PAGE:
by Alison Ross I must admit that Pedro Almodovar is not one of my favorite directors. I have semi-enjoyed some of his oeuvre, and I thought Bad Education was pretty good, but generally I have found many of his films to be annoying indulgences in histrionic acting and kitschy atmospheres.
And while we're being blunt about things, I must concede that Penepole Cruz typically has not been an actress I fervently fancy. I have felt that her appeal both aesthetically and artistically is overhyped.
That said, not only is Volver one of my favorite Almodovar movies, but I would rank it in my top 15 films of all times. Too, I was an enthusiatic supporter of Cruz for an Academy Award. Not that the Oscars should be held in too-high esteem, but there are times when an artist is so deserving of recognition that it seems an inane oversight not to acknowledge them.
Volver is one of those movies that the more benightedly sexist among us would term "chick flick." Perniciously implicit in such branding is that movies which concentrate mainly on males or at least offer more balanced gender portraits are more "universal" in flavor.
But I find that to be a pathetically narrow purview. People are people, genders be damned. Of course there are differences between the sexes, and to ignore those obvious disparities or to attempt to minimize them is to be pitifully PC. I hate political correctness, even as I have been accused of it myself. I find political correctness to be intellectually insulting, and in the end such stifling linguistic police-statism exacerbates stereotypes more than it erases them.
But for too long have males been seen as representative of the entire human race. We don't call movies that focus on men "dude movies," and that's because it is culturally ingrained that men are the "standard," and are often seen to be the dominant gender.
Well, I don't practice misandry - I don't hate men at all, and I do cherish both genders for what they have to offer - but I refuse to cower in the shadow of men. And I refuse to accept the regressive notion of their superiority, because they are no more superior or inferior than women. The genders are equal in stature, and anyone who believes differently can suck my tit. On second thought, please don't do that.
So Volver focuses on a woman living in Madrid, Raimunda, and the female portion of her family: her teenaged daughter Paula, her sister Sole, her aunt Paula, her friend Agustina, and her mother Irene. Raimunda herself is beautiful and intelligent, but she is married to an alcoholic and a deadbeat. When her husband tries to rape her daughter Paula, Paula murders him, and Raimunda is forced to cover up the deed in order to protect her progeny.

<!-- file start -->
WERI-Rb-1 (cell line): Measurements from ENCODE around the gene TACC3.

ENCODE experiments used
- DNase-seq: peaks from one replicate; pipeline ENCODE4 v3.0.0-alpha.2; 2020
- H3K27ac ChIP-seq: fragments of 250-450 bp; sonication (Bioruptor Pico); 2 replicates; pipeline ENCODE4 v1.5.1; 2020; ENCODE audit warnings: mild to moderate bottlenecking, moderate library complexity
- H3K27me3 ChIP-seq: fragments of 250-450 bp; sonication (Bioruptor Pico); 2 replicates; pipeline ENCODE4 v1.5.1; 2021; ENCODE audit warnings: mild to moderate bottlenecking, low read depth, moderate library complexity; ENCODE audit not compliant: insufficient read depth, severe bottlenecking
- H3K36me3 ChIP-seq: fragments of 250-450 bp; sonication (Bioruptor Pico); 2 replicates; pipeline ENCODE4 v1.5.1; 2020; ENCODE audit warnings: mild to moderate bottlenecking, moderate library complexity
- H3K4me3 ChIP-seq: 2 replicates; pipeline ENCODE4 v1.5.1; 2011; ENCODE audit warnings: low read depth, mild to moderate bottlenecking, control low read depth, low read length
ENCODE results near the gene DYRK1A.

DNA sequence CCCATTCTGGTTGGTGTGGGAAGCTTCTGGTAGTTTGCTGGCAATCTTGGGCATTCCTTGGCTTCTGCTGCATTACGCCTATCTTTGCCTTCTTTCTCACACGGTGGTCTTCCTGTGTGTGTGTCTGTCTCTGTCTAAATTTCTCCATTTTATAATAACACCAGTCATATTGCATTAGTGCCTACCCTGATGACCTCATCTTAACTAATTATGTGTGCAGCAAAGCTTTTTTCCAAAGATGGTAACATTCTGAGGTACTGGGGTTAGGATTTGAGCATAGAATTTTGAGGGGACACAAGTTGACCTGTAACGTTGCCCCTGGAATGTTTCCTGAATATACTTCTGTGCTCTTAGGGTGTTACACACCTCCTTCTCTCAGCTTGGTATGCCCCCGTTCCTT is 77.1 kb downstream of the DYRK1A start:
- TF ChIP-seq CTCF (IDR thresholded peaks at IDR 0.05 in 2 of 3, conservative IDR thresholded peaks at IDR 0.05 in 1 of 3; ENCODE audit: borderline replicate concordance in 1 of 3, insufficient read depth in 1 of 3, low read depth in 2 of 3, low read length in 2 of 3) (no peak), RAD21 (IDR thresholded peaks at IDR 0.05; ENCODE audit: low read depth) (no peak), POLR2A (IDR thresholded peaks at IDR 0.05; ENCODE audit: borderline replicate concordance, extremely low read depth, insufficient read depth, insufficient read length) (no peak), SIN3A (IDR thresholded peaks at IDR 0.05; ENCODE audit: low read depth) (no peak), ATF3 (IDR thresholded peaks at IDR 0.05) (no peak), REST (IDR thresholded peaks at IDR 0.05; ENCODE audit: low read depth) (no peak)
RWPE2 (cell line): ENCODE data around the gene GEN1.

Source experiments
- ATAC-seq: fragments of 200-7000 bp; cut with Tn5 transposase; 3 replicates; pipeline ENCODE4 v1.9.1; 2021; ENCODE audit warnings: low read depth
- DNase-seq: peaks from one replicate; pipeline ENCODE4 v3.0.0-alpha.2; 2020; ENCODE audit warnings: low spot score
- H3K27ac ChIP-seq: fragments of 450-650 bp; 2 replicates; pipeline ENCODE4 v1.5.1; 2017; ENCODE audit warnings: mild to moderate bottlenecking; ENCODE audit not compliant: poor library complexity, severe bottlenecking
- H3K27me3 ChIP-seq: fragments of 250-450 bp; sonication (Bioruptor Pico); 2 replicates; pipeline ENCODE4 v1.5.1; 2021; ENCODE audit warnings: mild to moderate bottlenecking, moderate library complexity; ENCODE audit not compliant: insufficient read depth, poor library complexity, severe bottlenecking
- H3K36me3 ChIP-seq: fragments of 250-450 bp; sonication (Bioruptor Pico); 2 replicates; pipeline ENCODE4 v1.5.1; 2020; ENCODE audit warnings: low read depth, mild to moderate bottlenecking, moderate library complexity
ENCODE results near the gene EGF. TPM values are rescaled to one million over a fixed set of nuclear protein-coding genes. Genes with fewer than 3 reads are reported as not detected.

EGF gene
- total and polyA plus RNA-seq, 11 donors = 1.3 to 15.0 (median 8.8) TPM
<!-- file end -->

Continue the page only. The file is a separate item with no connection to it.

Adding to these tiers of complication is the fact that her mother, Irene, has seemingly come back from the dead. In actuality, her mother was not dead to begin with, but has re-appeared in order to divulge long-harbored secrets and to reunite with her family.
The acting in this film in superb at times, and uneven at others. The strongest and most consistent acting emanates from Penelope Cruz, naturally, while the weakest actress is the woman who plays the sister. One can never be sure if her stiff and restrained demeanor is a purposeful part of the characterization or whether it's a result of a skill-deficit, but either way, it can be somewhat distracting.
But these are minor matters, as Penelope and the story itself are what propel the drama forward in a mostly dynamic and compelling manner. The dabblings in humor, too, helpfully leaven the gravity of the events and also enable us to connect more authentically with the characters, since in order to bear them, we must always discern the comedic dimensions in life's tragedies.
There are Almodovar's hallmark kitsch and colors in Volver, to be sure, but instead of saturating the senses in a way that overwhelms the movie's merits, the slightly tawdry atmosphere lends a sort of bright mysticism to the story, which in turn heightens the touches of magical realism intrinsic to the tale.
Mostly, however, Volver incites one to reflect contemplatively on the significance of our blood ties, and in particular on our spiritual tethers to our mothers.
And if a male cannot relate to these maternal motifs, and instead callously dismisses such themes as more oriented toward females, there is something profoundly wrong with him. Almodovar has managed to assert to the female as universal character and has also achieved a landmark cinematic creation. It's heartening that a country (Spain) so rife in color and culture boasts a director who can summon global familial pathos while at the same time subtly showcasing the charming idiosyncrasies of his native soil.
Let's hope Almodovar continues on this path, and that Penelope Cruz is able to flaunt her considerable talents more often.